Regenerative pharmacology of the bladder

David Burmeister, Karl Erik Andersson, George J. Christ

Research output: Chapter in Book/Report/Conference proceedingChapterpeer-review


Regenerative pharmacology can be defined as “the application of pharmacological sciences to accelerate, optimize and characterize (either in vitro or in vivo) the development, maturation and function of bioengineered and regenerating tissues” (Andersson & Christ, 2007). Generally, two approaches may be used: (a) the “active” (i.e., directing) approach, exemplified by the use of growth factors and different pharmacological agents or bioactive molecules to alter cell proliferation, differentiation, and function in a desired fashion, and (b) the “passive” (i.e., dissecting) approach, as illustrated through the use of established pharmacological methods to evaluate and compare salient characteristics of endogenously regenerated or bioengineered cells and tissues (e.g., how closely do the requisite signal transduction mechanisms of an engineered or regenerating tissue or organ compare with the native tissue or organ?). Both of these approaches are currently used in regenerative medicine, and the goal of this chapter as well as Chapter 3 is to illustrate these basic principles in detail using organ regeneration as observed in the bladder. Why the bladder? Somewhat surprisingly perhaps, the bladder has actually been at the leading edge of clinical translation in tissue engineering and regenerative medicine. This is partly attributable to the rather extensive intrinsic regenerative capacity of this organ (Table 2-1). Regenerative pharmacology has been used as a tool to understand not only the phenomenon of endogenous bladder regeneration (with and without the use of scaffolds or cells) but also to optimize bioengineered bladder constructs for implantation (see Chapter 3 for more details). Because of the bladder's natural regenerative capacity, regenerative pharmacology not only can be used to characterize “normal” bladder regeneration (e.g., functionally, structurally, molecularly) but can also be used to identify mechanisms to improve regeneration in scenarios in which it is compromised.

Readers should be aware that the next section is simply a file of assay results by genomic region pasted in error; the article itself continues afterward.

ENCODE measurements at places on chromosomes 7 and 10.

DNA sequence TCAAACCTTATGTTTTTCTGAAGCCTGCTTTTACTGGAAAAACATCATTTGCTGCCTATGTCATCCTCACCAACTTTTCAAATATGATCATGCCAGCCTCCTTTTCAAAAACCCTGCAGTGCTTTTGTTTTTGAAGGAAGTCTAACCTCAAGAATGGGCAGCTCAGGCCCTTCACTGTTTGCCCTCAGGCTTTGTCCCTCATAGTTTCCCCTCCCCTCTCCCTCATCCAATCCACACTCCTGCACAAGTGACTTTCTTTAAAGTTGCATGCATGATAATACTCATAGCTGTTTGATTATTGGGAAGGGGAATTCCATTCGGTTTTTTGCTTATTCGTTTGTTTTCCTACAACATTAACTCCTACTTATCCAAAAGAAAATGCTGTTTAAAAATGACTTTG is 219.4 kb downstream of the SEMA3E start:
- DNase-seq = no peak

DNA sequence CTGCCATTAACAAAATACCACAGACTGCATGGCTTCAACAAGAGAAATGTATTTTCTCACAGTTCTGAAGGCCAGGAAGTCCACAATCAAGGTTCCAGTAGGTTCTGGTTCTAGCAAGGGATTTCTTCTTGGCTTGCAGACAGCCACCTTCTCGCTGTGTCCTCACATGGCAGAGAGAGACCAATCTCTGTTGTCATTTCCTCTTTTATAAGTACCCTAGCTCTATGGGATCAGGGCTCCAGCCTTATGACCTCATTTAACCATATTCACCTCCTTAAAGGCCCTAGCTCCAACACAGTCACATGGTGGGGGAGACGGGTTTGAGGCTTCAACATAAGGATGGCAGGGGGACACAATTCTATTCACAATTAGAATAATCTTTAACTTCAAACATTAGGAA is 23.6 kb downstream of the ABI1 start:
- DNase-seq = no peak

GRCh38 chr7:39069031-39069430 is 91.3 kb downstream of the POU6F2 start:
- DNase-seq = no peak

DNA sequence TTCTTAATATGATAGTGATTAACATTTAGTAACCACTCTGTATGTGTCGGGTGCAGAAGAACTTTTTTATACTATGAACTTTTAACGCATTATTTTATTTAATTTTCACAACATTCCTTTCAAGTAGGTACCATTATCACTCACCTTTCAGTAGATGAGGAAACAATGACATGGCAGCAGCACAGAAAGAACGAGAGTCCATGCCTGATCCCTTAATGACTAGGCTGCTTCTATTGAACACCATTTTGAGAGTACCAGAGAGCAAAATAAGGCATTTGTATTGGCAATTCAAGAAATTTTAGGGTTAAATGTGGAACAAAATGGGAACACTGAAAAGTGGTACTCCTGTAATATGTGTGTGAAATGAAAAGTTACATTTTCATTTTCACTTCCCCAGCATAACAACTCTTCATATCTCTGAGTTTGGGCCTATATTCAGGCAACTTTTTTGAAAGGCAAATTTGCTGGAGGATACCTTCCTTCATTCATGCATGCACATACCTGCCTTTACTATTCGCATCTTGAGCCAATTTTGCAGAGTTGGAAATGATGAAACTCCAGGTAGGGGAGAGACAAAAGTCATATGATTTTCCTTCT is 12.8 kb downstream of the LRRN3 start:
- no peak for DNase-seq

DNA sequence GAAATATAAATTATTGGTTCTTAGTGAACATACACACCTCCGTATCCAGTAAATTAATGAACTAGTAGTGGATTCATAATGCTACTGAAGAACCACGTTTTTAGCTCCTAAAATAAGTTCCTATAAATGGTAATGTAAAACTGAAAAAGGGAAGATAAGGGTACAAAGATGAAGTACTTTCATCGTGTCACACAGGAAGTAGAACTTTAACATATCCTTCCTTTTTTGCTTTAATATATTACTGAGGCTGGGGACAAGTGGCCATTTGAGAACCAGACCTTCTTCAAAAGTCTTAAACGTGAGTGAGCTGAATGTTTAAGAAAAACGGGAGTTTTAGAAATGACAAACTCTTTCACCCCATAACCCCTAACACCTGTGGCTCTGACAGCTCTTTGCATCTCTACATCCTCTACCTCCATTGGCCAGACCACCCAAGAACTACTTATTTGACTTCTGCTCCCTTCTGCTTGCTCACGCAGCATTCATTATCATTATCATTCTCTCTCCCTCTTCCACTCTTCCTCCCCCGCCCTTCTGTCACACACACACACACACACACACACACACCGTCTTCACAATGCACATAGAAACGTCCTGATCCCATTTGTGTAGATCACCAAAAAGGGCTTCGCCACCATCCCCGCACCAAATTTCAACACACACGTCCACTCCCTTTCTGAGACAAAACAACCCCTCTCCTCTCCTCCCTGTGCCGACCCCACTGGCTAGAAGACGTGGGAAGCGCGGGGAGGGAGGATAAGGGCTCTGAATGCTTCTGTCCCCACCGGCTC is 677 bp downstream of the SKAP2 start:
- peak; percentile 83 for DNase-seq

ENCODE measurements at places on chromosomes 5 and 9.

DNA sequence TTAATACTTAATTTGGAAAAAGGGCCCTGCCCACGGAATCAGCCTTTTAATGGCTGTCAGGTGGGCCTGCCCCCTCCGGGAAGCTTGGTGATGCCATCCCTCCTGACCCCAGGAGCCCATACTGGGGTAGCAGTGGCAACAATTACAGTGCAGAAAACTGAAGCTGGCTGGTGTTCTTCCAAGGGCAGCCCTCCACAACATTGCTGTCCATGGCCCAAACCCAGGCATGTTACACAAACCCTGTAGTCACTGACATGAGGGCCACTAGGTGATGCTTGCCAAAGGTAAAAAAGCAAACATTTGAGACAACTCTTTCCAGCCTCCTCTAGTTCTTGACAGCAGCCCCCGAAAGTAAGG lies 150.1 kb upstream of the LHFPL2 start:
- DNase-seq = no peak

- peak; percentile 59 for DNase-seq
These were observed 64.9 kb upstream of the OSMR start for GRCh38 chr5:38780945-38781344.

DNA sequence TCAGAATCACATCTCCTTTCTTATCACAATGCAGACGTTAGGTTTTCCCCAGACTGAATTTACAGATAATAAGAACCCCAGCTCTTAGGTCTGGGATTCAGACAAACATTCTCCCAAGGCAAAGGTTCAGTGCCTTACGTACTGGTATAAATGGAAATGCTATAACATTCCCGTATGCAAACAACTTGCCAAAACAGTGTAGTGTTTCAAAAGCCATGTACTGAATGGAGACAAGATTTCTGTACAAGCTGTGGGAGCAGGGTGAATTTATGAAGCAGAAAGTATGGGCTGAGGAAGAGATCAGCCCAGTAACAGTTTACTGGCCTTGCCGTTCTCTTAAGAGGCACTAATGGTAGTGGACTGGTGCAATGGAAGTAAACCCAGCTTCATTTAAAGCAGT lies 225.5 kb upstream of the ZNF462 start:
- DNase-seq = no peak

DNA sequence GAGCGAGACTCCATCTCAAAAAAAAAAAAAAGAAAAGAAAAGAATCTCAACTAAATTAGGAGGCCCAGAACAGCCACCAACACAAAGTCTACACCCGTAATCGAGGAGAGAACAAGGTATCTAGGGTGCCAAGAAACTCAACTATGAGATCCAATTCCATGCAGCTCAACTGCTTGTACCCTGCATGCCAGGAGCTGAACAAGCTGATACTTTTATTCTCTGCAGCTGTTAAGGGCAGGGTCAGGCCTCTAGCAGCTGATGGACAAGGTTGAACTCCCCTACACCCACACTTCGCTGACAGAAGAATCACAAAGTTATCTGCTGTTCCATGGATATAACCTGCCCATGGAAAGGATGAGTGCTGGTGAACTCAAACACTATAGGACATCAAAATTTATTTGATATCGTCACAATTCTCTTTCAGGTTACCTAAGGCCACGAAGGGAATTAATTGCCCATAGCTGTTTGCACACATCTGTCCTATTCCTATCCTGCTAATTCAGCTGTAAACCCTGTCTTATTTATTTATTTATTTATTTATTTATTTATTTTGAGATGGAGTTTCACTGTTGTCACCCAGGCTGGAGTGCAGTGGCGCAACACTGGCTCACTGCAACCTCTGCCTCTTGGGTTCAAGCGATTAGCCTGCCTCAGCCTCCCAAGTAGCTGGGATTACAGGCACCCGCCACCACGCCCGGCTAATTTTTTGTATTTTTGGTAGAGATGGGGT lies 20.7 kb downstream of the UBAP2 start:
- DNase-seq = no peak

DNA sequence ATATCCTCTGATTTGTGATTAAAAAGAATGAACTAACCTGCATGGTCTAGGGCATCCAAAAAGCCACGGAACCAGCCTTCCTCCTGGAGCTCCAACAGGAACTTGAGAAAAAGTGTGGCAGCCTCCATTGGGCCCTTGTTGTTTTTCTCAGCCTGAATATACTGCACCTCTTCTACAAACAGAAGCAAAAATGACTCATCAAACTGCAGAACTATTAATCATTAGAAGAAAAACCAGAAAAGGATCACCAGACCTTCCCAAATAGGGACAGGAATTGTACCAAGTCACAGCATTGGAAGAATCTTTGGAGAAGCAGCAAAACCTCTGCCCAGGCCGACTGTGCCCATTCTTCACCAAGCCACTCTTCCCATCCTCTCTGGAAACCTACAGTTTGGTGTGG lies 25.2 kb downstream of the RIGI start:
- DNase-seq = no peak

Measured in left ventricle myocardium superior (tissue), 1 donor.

Original languageEnglish
Title of host publicationRegenerative Pharmacology
PublisherCambridge University Press
Number of pages19
ISBN (Electronic)9781139047357
ISBN (Print)9780521899499
StatePublished - 1 Jan 2011
Externally publishedYes


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